افزودن بینش های رفتار مصرف کننده به مدیریت طبقه بندی : بهبود تصمیم گیری جایگذاری اقلام
|کد مقاله||سال انتشار||مقاله انگلیسی||ترجمه فارسی||تعداد کلمات|
|1778||2006||9 صفحه PDF||سفارش دهید||محاسبه نشده|
Publisher : Elsevier - Science Direct (الزویر - ساینس دایرکت)
Journal : Journal of Retailing, Volume 82, Issue 4, 2006, Pages 357–365
Although practitioners attribute significant sales growth to category management, many believe more potential lies untapped. This paper suggests improvements through the use of consumer behavior research as a supplement to point-of-purchase scanner information. In particular, we outline several concepts and theories with special promise in six decision areas of category management, suggesting opportunities for both future research and industry application. An empirical demonstration of one such opportunity is presented showing how two consumer behavior concepts – context effects and categorization theory – reveal insights relevant to item placement decisions within category management that would not be revealed by scanner data.
Since the early 1990s retailers, most notably grocers, and manufacturers alike have increasingly embraced a new process strategy – category management – which shifts the manager's focus from individual brands to the overall performance of a product category. The Category Management Report, prepared by the Joint Industry Project on Efficient Consumer Response (hereafter, CMR 1995), states that this change produces enhanced business results by focusing on delivering consumer value. Supporting this new strategy, academic researchers have modeled and predicted increased profits ( Zenor, 1994 and Basuroy et al., 2001). These predictions are being realized in the industry where significant dollar sales growth is attributed to its adoption—an average of 16 percent for retailers and 10 percent for manufacturers (Cannondale Associates 2003). However, these gains are largely attributed to stripping waste from the system and shifting volume across brands or time periods, rather than driving incremental consumption or trading shoppers up to higher value, higher margin items (Cannondale Associates 2002). Hence, category management is still seen as striving to reach its potential (Gregory 2001). One area where changes may improve performance is the structure of the relationship between the retailer and its lead supplier (Gruen and Shah, 2000). This paper suggests that more progress is possible through the use of consumer behavior research as a supplement to the insights derived from point-of-sale scanner data. Table 1 provides an overview of this perspective. The first two columns are adapted from the CMR (1995) and summarize the decision stages a manager faces in applying category management. As noted in column two, the completion of each stage requires significant insight into the motivations, perceptions, and behaviors of the target consumers. To address these requirements, we add a third column which points to particular theories and concepts that could be incorporated into studies that would reveal the influential factors arising before, during and after the consumer enters the store. For managers, the insights may provide greater illumination of the problem at hand, thereby providing additional, different solutions that, ideally, enhance results. For academics, this third column highlights fertile areas of future research.To illustrate one such opportunity, we present an empirical demonstration of how two particular consumer behavior concepts – context effects and categorization theory – reveal insights relevant to item placement decisions (Stage 1 – category definition – in the category management process of Table 1) that would not be revealed by scanner data. Before presenting the demonstration and discussing its implications, the next section will review the relevance of these two concepts within the retail setting.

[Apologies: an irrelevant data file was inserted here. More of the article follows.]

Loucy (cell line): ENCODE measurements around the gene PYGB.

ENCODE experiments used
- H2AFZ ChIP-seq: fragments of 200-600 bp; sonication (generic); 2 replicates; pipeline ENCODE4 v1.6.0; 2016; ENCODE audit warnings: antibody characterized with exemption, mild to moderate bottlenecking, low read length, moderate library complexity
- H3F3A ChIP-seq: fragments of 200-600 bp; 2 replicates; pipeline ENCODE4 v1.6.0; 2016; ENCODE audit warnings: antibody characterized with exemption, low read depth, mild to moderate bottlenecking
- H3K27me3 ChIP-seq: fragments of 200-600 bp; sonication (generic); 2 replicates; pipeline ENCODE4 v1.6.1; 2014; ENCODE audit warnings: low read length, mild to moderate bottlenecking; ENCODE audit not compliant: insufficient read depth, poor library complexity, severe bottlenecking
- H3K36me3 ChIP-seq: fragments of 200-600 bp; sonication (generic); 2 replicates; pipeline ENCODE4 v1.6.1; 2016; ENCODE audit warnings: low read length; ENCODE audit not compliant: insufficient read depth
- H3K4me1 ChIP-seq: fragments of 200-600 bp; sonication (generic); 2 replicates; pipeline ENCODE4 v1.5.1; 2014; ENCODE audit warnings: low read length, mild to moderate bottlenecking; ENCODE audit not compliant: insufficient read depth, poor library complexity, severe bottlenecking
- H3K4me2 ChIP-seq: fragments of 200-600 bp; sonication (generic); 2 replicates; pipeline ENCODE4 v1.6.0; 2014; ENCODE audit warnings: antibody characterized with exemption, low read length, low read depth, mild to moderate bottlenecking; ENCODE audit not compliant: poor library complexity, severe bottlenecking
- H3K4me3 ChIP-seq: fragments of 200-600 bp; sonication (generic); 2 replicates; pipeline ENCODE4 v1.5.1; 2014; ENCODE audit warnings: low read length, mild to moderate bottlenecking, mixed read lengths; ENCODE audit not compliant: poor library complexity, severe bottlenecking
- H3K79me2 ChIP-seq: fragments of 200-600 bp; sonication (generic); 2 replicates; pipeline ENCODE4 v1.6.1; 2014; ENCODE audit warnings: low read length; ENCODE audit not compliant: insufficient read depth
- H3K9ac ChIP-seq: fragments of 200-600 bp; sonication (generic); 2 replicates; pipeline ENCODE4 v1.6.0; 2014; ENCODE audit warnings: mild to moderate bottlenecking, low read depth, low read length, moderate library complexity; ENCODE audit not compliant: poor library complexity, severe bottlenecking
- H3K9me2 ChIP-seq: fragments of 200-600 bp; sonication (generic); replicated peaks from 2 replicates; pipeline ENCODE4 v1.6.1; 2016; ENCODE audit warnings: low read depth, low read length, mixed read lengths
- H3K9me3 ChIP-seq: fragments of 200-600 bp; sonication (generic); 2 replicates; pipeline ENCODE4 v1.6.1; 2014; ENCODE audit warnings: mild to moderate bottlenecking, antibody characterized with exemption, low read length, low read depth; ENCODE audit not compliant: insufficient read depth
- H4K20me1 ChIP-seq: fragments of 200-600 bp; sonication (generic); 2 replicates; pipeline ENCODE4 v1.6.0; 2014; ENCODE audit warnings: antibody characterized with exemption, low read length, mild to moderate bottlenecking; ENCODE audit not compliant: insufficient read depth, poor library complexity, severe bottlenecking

نتیجه گیری انگلیسی
The current paper contributes to the growing body of academic literature on category management by demonstrating that potential gains exist through the use of consumer behavior research in the category management process. While Table 1 indicates a variety of potential areas of research, we explored the relevance of context effects and categorization theory to Stage 1 decisions concerning category definition (item placement). In particular, we demonstrate that a consumer's item evaluation process (the attribute importance weights used to form preferences) may differ depending on the product class’ categorization (context). In addition, the attribute importance weights used in some categories may also be influenced by prior exposure to the product class in another categorization. Importantly, scanner data does not capture the category from which an item is selected, therefore these insights cannot be revealed from this source.